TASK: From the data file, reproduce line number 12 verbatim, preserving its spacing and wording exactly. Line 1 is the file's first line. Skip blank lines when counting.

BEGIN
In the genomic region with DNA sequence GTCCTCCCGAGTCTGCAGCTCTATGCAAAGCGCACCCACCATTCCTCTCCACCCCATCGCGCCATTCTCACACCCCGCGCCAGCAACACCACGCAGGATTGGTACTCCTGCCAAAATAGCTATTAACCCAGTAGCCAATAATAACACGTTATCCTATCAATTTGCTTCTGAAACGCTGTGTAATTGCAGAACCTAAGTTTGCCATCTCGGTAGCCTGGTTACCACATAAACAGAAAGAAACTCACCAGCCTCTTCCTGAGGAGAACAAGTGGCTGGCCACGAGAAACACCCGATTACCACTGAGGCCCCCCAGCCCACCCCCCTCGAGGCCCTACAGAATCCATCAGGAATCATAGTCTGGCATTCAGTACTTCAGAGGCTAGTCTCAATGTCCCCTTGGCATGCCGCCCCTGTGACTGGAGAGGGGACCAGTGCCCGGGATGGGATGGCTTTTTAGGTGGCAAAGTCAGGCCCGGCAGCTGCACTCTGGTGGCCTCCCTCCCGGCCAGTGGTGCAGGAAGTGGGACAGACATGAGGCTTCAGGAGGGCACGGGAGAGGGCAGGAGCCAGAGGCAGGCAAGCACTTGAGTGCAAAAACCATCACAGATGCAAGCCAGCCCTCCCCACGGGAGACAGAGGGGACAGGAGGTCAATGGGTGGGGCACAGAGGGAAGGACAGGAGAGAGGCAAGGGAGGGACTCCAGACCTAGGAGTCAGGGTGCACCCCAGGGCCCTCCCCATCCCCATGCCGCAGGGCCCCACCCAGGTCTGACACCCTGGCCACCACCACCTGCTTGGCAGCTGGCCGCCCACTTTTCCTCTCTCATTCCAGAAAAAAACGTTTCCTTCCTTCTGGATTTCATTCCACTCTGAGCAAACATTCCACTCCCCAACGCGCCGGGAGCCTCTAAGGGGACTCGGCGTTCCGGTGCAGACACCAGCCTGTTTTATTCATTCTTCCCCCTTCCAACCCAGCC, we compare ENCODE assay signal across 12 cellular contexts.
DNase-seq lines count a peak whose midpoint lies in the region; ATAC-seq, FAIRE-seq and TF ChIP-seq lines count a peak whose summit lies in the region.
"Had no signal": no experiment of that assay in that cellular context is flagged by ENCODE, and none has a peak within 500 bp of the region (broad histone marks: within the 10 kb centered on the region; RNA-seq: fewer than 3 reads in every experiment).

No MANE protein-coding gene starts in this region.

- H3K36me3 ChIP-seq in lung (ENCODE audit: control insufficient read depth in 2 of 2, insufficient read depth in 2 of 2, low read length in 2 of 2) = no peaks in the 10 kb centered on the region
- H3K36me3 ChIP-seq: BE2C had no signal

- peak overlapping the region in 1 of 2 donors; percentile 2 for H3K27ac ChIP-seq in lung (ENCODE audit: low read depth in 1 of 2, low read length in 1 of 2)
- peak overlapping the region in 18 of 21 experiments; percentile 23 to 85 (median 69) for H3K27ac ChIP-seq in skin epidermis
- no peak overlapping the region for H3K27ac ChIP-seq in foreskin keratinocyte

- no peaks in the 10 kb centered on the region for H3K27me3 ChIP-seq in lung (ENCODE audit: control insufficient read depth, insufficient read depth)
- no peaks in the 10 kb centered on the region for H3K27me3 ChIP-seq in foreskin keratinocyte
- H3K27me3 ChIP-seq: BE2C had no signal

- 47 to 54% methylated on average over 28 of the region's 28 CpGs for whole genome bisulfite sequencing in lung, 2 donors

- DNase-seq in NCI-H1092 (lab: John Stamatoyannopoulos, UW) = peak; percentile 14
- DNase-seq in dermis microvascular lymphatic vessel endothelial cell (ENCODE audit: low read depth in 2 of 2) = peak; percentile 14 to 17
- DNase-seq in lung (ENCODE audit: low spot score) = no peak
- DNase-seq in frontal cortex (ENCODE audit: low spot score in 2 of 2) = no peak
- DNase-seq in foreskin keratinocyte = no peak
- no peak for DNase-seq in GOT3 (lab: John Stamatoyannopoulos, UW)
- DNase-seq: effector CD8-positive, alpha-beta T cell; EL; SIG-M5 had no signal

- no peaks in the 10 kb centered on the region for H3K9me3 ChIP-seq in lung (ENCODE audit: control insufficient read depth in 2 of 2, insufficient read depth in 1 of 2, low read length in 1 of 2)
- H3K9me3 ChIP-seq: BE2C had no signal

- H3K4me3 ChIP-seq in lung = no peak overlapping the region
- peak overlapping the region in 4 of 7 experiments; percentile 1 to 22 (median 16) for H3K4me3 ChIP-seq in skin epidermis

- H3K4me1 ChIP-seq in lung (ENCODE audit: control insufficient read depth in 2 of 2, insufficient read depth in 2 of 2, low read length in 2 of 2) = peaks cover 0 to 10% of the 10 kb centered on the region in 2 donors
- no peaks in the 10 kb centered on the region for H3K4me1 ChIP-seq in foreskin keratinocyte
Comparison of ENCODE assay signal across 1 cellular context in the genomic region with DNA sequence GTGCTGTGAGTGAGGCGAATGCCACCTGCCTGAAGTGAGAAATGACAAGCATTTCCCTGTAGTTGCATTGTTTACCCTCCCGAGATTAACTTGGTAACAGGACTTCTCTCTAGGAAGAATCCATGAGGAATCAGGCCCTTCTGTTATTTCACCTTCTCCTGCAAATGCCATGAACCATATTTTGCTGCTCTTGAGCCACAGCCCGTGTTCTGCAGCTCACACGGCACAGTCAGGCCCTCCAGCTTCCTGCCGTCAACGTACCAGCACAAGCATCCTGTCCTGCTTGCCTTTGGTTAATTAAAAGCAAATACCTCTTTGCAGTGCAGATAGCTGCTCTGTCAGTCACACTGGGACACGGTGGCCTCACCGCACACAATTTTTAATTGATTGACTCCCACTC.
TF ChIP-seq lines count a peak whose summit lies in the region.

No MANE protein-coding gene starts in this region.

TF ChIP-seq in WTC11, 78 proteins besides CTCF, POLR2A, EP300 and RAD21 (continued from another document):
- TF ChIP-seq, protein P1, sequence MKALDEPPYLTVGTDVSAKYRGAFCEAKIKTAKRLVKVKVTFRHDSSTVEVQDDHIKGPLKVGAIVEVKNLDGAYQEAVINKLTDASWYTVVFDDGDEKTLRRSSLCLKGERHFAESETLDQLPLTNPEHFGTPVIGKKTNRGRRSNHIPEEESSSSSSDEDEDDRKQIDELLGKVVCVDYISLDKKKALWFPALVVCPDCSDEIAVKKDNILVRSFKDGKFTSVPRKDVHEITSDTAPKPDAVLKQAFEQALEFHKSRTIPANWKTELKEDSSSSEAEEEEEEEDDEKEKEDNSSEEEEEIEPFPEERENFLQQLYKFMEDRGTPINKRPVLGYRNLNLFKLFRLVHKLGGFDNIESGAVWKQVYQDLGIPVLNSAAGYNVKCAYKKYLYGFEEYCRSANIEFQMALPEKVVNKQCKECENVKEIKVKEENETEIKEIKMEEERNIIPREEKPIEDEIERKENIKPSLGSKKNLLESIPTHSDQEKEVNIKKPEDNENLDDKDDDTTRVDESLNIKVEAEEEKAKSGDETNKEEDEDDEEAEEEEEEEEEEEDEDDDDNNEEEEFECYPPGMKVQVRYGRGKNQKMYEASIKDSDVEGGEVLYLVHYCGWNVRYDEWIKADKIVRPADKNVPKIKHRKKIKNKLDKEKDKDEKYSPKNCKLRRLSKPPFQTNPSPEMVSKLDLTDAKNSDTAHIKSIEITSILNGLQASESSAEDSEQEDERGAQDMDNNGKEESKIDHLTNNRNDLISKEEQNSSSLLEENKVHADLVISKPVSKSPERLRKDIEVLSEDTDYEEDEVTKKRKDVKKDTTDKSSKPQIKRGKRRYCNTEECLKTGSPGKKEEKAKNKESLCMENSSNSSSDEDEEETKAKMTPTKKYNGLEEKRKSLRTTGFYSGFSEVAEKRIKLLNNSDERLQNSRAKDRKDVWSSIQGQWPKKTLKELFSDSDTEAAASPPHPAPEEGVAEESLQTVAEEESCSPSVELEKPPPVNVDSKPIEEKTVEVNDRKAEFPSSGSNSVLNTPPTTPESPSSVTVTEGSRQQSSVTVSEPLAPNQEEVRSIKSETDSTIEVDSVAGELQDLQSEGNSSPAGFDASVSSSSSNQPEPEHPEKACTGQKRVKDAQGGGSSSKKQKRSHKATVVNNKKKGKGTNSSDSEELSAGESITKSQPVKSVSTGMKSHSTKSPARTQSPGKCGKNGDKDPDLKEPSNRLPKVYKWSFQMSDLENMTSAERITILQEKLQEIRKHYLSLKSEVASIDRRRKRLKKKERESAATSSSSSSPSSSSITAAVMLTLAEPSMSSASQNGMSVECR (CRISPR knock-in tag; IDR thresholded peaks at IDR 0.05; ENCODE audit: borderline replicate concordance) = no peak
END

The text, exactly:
- H3K27me3 ChIP-seq: BE2C had no signal